With the commemorations of the First World War this year, Looking Back takes a look at the life of Nelson Victor Carter, who was born in Eastbourne and received the Victoria Cross, the highest and most prestigious award for gallantry in the face of the enemy that can be awarded to British and Commonwealth forces.
Carter was born on April 9 1887 to Richard Carter, of Hailsham; husband of Kathleen Carter, of 33 Greys Road, Old Town.
He was 29 years old and a company sergeant major in the 12th Battalion, Royal Sussex Regiment, British Army when he died during the First World War.
He was awarded the Victoria Cross for his actions on June 30 1916 at Boar’s Head, Richebourg l’Avoue, France, for most conspicuous bravery.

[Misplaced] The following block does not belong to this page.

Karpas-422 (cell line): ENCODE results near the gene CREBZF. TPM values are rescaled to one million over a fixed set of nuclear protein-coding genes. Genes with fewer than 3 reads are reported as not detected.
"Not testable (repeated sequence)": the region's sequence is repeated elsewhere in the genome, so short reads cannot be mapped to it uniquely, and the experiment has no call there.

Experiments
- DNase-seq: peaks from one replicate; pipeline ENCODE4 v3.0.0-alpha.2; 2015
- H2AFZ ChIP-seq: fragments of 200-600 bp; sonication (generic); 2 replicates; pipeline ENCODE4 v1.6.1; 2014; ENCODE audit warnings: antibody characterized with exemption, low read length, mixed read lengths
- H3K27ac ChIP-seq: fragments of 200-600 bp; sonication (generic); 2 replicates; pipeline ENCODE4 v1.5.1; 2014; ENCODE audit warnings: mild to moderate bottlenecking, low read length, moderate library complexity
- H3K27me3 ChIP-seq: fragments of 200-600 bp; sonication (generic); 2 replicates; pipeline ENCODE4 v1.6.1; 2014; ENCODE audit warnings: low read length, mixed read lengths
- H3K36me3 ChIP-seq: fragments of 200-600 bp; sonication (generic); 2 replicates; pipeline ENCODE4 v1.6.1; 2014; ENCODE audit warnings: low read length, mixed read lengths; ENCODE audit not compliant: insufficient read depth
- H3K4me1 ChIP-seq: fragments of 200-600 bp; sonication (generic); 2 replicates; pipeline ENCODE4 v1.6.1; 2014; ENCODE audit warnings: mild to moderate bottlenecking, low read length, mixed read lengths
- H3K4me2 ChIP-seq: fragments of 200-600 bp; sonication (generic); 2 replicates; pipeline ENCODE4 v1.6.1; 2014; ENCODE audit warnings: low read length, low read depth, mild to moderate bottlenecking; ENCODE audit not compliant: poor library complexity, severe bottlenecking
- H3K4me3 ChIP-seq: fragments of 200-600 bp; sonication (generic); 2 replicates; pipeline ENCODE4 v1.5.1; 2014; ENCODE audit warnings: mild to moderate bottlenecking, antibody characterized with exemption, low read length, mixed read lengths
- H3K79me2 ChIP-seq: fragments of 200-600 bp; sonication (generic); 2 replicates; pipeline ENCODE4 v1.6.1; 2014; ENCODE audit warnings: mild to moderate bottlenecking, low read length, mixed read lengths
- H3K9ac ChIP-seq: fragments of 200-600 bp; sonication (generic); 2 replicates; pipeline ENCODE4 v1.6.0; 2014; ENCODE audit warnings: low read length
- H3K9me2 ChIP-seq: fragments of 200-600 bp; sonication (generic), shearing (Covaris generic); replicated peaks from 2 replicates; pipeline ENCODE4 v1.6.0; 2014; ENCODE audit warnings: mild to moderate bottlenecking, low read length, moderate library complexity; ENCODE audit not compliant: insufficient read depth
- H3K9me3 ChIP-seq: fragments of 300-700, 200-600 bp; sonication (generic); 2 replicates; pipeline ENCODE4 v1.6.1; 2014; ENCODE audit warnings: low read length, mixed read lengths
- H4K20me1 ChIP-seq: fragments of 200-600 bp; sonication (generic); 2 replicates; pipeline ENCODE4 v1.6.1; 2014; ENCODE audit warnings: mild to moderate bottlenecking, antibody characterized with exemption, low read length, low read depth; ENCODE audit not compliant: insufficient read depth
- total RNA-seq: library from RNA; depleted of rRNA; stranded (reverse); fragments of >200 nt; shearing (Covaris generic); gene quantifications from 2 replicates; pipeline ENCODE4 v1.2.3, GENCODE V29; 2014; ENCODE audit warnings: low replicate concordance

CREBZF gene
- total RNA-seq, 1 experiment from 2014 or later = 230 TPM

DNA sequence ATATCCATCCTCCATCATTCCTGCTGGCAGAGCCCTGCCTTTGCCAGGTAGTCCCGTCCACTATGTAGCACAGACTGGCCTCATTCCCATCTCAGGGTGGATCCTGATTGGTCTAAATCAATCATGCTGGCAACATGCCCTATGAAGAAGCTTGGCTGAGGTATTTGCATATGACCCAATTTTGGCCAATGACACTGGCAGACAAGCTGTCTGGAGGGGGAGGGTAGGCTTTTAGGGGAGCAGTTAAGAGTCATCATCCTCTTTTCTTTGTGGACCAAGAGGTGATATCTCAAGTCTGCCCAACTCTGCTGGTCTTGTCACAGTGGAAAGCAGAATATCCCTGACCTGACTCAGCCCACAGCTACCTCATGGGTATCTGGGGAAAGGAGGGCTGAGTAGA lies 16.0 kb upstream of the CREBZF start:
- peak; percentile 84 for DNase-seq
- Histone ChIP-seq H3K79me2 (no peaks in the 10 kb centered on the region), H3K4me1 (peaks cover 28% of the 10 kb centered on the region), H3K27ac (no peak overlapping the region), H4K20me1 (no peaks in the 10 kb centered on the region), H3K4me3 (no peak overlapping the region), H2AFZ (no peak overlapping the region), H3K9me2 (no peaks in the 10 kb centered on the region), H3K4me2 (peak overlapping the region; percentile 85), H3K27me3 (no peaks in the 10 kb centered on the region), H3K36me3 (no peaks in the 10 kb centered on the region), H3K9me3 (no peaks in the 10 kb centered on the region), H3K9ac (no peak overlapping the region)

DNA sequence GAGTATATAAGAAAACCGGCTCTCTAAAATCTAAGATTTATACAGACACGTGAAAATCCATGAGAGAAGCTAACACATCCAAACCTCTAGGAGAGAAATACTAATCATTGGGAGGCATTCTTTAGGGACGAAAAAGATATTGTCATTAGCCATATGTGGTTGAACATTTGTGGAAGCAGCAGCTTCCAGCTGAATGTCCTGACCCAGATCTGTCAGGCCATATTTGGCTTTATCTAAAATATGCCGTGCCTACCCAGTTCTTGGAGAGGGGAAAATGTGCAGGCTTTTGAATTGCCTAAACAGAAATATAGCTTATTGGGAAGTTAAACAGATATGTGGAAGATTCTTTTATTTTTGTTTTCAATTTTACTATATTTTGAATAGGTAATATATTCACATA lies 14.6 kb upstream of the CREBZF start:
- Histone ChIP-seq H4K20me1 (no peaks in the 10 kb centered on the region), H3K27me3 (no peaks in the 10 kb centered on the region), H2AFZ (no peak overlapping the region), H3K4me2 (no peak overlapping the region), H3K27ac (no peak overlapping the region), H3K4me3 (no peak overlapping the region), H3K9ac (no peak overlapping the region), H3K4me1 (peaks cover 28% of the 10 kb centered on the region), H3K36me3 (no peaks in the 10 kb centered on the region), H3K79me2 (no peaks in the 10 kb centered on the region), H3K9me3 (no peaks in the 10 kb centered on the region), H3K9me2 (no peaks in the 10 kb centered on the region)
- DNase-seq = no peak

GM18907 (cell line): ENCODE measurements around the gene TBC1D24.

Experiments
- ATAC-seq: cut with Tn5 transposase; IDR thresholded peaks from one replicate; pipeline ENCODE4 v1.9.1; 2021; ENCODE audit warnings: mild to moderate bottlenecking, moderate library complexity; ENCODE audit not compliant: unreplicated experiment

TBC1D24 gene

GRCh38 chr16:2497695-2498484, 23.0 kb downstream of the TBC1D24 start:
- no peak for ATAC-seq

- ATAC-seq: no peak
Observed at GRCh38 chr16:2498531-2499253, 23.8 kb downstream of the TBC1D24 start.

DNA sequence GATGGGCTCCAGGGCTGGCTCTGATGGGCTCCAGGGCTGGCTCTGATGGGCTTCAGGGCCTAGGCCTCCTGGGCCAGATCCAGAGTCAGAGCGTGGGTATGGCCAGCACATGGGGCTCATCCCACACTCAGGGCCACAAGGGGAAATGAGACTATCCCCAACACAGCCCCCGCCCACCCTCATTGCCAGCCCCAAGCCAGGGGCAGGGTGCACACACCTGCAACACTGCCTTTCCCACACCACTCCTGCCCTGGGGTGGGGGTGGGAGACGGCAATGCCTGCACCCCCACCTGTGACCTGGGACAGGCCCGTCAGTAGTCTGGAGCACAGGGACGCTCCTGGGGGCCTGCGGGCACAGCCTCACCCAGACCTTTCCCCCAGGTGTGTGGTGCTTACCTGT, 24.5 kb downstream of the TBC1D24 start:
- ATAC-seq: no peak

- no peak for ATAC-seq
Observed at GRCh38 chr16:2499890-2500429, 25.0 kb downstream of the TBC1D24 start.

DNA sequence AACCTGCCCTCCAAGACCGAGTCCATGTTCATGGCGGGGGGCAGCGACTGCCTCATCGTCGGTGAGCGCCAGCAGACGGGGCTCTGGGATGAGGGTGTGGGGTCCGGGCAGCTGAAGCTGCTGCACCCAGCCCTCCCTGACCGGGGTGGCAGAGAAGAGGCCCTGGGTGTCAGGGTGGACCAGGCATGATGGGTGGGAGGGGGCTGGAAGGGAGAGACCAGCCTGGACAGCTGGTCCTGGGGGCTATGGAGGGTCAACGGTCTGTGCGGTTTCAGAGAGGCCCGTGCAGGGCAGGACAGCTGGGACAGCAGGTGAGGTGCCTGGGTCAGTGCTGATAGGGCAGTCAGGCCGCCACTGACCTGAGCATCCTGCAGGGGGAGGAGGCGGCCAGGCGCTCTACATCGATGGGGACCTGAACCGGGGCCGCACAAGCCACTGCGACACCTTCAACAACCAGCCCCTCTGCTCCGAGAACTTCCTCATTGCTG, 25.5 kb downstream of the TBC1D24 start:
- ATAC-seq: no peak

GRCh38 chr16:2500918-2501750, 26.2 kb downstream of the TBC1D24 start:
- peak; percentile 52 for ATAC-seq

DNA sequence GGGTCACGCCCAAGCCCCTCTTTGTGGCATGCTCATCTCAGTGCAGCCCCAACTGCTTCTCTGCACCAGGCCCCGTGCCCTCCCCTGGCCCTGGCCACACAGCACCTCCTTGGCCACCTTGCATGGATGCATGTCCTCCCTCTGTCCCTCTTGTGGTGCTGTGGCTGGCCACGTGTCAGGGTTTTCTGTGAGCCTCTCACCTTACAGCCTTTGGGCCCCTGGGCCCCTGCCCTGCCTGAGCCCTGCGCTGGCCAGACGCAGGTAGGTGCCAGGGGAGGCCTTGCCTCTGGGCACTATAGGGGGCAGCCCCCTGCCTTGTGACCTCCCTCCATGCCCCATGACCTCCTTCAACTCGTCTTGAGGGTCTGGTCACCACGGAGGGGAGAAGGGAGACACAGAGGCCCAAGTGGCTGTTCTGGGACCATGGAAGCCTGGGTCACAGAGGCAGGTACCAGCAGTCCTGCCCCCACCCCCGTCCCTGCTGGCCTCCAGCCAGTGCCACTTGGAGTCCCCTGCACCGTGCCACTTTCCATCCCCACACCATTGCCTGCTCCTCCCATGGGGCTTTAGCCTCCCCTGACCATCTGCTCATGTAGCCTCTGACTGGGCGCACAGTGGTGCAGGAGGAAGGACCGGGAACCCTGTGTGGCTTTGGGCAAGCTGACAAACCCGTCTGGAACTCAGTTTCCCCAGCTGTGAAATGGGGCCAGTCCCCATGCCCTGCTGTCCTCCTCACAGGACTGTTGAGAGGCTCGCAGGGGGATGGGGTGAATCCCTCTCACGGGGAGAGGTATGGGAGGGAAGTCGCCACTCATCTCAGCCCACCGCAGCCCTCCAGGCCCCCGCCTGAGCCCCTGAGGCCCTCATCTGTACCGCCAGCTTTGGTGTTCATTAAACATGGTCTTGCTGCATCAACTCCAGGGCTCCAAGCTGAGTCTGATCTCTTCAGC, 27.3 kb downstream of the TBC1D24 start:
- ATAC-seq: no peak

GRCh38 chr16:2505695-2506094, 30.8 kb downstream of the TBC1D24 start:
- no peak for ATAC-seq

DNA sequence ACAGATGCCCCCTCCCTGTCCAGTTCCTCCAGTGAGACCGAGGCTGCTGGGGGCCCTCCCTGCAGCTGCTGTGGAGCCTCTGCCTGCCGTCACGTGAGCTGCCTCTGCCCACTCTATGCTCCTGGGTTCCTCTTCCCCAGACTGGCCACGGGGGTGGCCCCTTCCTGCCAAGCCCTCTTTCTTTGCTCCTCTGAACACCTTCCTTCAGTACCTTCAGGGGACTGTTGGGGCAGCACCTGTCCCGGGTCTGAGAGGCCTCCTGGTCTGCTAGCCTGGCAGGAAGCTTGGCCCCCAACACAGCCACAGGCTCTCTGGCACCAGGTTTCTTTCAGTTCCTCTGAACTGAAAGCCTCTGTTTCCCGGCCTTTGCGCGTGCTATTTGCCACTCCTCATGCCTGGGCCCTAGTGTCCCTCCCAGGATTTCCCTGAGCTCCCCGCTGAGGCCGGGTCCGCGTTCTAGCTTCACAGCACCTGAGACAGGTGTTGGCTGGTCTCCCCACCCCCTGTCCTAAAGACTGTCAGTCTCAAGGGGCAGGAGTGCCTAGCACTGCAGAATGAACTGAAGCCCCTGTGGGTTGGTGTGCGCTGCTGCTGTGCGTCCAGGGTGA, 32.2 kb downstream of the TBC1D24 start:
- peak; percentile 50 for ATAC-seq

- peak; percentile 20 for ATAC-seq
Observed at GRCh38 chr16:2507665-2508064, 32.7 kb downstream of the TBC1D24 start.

During an attack he was in command of the fourth wave of the assault. Under intense shell and machine gun fire he penetrated, with a few men, into the enemy’s second line and inflicted heavy casualties with bombs.
When forced to retire to the enemy’s first line, he captured a machine gun and shot the gunner with his revolver.
Finally, after carrying several wounded men into safety, he was himself mortally wounded and died in a few minutes.
He was buried in the Royal Irish Rifles Churchyard, Laventie, France in Plot VI. Row C. Grave 17.
His Victoria Cross is now at the Redoubt Museum.
A blue plaque can be seen on the wall of his former home at 33 Greys Road.